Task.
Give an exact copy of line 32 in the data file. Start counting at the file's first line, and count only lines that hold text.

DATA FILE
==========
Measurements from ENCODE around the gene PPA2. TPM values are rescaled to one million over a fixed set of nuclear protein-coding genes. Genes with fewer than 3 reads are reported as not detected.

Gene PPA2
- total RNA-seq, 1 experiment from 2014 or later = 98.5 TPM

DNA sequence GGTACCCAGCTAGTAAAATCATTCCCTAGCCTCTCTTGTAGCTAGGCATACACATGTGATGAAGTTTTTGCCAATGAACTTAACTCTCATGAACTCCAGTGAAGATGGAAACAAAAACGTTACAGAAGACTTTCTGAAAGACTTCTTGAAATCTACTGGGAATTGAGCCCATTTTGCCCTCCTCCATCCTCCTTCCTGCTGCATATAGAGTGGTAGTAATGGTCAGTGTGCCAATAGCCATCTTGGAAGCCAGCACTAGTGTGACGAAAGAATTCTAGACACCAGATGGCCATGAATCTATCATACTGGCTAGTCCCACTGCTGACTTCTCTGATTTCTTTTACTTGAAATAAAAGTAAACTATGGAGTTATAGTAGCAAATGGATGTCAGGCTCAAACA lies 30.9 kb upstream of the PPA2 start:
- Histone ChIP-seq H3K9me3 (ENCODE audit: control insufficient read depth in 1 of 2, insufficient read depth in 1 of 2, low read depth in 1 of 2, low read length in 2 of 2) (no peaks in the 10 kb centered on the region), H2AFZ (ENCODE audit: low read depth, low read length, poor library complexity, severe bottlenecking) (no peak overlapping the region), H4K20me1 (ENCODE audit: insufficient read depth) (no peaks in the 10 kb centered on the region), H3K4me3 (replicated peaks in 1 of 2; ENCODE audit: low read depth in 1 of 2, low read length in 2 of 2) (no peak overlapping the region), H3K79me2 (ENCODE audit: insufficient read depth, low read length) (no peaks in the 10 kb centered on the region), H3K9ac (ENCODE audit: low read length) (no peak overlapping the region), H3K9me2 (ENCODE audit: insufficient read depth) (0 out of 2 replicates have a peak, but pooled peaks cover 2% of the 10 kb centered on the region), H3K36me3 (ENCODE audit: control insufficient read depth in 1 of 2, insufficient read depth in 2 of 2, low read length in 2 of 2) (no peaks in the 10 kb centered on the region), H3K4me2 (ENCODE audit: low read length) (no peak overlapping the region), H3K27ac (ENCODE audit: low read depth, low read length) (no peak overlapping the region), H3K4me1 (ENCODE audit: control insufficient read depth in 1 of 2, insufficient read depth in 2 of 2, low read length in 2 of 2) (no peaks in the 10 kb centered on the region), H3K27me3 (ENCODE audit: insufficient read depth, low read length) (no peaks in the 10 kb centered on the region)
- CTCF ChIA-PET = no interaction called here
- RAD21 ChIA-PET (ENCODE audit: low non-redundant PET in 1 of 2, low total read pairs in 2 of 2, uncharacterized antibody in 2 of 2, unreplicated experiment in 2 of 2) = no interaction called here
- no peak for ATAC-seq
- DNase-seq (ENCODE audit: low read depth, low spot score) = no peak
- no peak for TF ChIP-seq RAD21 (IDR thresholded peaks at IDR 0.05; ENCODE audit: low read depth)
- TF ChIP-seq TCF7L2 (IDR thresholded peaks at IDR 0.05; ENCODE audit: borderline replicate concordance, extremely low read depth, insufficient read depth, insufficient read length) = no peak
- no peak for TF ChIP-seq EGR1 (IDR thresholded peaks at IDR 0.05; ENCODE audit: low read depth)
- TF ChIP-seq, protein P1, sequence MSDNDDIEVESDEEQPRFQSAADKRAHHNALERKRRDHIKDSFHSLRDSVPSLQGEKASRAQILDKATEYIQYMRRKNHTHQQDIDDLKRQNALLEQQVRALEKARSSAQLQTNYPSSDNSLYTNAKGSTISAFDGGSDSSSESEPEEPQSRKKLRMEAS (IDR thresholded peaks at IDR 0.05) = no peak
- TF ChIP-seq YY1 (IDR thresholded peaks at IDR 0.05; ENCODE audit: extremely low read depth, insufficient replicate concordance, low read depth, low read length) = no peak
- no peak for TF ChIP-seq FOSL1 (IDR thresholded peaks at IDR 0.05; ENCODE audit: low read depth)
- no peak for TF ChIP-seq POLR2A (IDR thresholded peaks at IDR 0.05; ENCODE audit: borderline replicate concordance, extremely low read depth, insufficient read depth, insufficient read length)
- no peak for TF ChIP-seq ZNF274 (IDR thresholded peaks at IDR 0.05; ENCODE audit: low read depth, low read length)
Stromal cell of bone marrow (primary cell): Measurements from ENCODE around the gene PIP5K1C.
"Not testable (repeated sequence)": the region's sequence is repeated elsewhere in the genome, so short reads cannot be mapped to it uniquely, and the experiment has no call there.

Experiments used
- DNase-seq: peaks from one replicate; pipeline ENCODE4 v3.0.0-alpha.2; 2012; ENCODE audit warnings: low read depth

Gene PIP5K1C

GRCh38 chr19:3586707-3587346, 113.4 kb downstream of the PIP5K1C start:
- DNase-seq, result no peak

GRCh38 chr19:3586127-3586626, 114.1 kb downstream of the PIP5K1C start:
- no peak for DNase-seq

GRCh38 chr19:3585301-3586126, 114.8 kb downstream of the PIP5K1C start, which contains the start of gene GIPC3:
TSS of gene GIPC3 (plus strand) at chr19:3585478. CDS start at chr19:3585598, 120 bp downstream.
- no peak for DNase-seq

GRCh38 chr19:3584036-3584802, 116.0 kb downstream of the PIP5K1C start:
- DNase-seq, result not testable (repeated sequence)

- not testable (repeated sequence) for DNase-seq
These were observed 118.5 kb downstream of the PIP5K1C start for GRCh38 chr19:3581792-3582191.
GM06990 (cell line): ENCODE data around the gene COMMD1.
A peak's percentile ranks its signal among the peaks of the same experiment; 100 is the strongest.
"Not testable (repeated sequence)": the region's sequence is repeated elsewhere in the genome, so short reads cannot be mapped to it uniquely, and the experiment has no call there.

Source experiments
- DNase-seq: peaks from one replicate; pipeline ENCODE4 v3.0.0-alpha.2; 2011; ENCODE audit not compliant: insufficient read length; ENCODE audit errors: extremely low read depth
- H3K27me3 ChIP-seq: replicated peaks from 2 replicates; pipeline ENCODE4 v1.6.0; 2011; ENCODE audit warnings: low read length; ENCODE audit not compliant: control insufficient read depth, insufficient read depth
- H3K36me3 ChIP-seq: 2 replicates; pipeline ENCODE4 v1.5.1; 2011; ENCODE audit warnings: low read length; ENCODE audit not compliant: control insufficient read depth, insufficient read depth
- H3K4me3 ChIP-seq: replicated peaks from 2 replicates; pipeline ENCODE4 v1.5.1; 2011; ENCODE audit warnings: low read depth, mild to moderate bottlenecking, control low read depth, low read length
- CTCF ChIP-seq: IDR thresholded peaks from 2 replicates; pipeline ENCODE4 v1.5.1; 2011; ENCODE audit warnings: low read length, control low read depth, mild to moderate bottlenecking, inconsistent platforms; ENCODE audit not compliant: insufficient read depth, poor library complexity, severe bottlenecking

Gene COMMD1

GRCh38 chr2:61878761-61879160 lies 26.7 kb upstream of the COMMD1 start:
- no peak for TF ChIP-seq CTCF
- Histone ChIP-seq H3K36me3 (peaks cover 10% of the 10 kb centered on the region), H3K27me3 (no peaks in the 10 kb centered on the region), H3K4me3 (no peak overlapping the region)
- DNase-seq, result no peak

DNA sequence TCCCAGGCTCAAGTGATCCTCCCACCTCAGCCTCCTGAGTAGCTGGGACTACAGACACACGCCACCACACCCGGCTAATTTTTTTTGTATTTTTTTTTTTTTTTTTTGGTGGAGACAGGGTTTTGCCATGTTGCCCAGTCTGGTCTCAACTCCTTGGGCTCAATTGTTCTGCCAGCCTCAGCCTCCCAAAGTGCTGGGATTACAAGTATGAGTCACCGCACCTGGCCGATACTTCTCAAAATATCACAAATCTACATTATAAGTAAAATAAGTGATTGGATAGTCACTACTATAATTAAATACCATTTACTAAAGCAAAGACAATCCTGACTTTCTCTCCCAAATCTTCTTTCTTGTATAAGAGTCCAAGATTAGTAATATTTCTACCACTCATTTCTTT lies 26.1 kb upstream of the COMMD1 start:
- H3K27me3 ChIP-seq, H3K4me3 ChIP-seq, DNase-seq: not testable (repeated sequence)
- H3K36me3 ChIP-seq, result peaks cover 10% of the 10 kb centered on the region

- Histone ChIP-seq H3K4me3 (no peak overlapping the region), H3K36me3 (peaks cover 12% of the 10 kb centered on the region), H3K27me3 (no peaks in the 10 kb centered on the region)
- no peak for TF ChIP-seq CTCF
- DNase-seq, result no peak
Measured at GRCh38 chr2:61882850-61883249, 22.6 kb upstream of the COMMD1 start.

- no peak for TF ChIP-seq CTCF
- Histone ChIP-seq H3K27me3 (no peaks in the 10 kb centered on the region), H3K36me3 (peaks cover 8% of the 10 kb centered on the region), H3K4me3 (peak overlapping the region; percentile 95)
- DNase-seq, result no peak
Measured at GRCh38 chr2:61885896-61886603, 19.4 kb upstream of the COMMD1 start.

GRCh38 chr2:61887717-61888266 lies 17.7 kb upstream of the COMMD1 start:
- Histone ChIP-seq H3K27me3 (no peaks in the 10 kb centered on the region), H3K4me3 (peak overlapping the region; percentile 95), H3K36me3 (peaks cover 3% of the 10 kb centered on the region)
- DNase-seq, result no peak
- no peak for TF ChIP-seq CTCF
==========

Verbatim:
- not testable (repeated sequence) for DNase-seq